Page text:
Captain Jonathan Godfrey
b. December 17, 1813; d. September 7, 1885
b. March 24, 1818; d. February 1, 1896
Lived on the homestead on Jonty's Lane, now White's Lane
Jonathan followed his father’s occupation and became a ship’s captain. His vessel, the Black Hawk, transported lumber and salt from the Hampton River to Boston, Ma. Godfrey Ledge on the coast of North Hampton is named for him.
During their first twenty-five years of marriage, Captain Jonathan and Theodate had fourteen children. All of the children worked on the family farm.
Perhaps half of the Godfrey children eventually left Hampton to look for work or to join their husbands. The eldest child, Elizabeth, married Aaron Berry of Salem, Ma. It was Elizabeth who penned a lengthy poem, a parody based upon the names of the fourteen children, in celebration of the Godfrey’s fiftieth wedding anniversary. The youngest child Mary, married a lawyer, Frank Chipman and moved to St. Paul, Minn.
During the Civil War, Captain Jonathan left his family to serve as a keeper of the light house on White Island at the Isles of Shoals. Three of his sons fought in the war. In August of 1861 Washington enlisted in the Third Regiment of New Hampshire Volunteers and served a three year duty. The following year two of his younger brothers, Jacob and Oliver, walked down to the North Beach and rowed ten miles out to the Isles of Shoals to ask for their father’s permission to enlist. Then they walked the forty-five miles to Concord and joined the Fourteenth Regiment. Jacob and Oliver served as Privates in Company D from September of 1862 to the end of the war.
Four years after returning to Hampton, Jacob married and moved into a house which is currently  the location of the Hampton Playhouse on Winnicunnet Road. He was a farmer and also began an ice business. Unfortunately, Jacob suffered periodically from malaria which he contracted during the war. Many days he was too ill to work.
Oliver became a carpenter, married in 1874 and built a house on High Street near where the Marston School is today. In order to pay for the materials Oliver borrowed $1,000 from a neighbor, Warren Hobbs, and took seven years to pay the debt. In celebration of the final payment Oliver hitched the horse and wagon and took his wife, Alfie to Exeter for dinner. They never borrowed money again.
Oliver’s children have related that, in the late 1800’s, if their mother wanted lobster for supper, they would walk down to Plaice Cove and easily pick up 6 to 10 lobsters among the rocks at low tide. Speaking of children, it is interesting to note that in the nineteenth century the children of Hampton swam in the Hampton River, near Landing Road, rather than the ocean. The river was much warmer than the ocean.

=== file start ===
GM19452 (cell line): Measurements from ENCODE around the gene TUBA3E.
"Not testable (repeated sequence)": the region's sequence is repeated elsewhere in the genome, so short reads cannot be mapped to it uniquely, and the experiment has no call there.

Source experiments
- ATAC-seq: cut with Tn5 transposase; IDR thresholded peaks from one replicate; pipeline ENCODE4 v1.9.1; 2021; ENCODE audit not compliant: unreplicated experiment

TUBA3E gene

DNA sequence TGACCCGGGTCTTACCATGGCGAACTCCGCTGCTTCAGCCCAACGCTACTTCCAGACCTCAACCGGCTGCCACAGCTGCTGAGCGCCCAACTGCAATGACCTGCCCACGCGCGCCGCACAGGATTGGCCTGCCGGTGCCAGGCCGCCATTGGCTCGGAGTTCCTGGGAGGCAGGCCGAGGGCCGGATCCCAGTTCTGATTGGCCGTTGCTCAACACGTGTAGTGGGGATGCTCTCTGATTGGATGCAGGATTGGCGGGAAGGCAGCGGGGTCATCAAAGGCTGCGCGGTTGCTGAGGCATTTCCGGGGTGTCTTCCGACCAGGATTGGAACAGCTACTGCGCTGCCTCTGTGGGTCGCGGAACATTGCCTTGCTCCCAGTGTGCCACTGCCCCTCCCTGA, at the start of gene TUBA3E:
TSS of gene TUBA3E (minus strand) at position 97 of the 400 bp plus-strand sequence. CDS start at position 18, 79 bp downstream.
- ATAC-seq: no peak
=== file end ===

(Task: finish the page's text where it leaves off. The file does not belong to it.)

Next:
Captain Jonathan and Theodate did have a fifteenth child. When Jonathan returned from the Isles of Shoals in 1865, Aaron was born. This infant son, however, only lived for a month. In her later years Theodate continued to prepare large quantities of food. Every Sunday she baked ten dozen biscuits in preparation for visits from her children.
Captain Jonathan and Theodate celebrated their fiftieth wedding in July, 1885 with their fourteen children at their home on Jonty’s lane in Hampton. Shortly thereafter, near the end of August, 1885, Captain Jonathan was on the North Beach when a passing sail boat signaled trouble aboard and asked for his help. He piloted them to Portsmouth Harbor. Upon arrival in Portsmouth, he learned that the last train for Boston had left. Jonathan decided to walk to Hampton. On the way home he was caught in a cold rain. Jonathan developed pneumonia and died two weeks later on the 7th. of September, 1885.
Theodate continued to live on Jonty’s Lane and took in boarders until her death on February 1st., 1896. Jonathan and Theodate are buried in the High Street Cemetery, Hampton, N.H. On Feb. 12, 1895 their house was destroyed by fire. Today, only the stone foundation remains.
The lives of Captain Jonathan and Theodate (Hobbs) Godfrey represent the end of an era. As the nineteenth century drew to a close, many young people left rural New Hampshire seeking new opportunities in growing cities. Hampton’s once flourishing family farms and shipping business were on the wane.
Excerpted with permission from James K. Hunt's "Hampton Vital Records and Genealogy, 1889-1986", (Peter E. Randall, Publisher, 1988), pp. 53-5.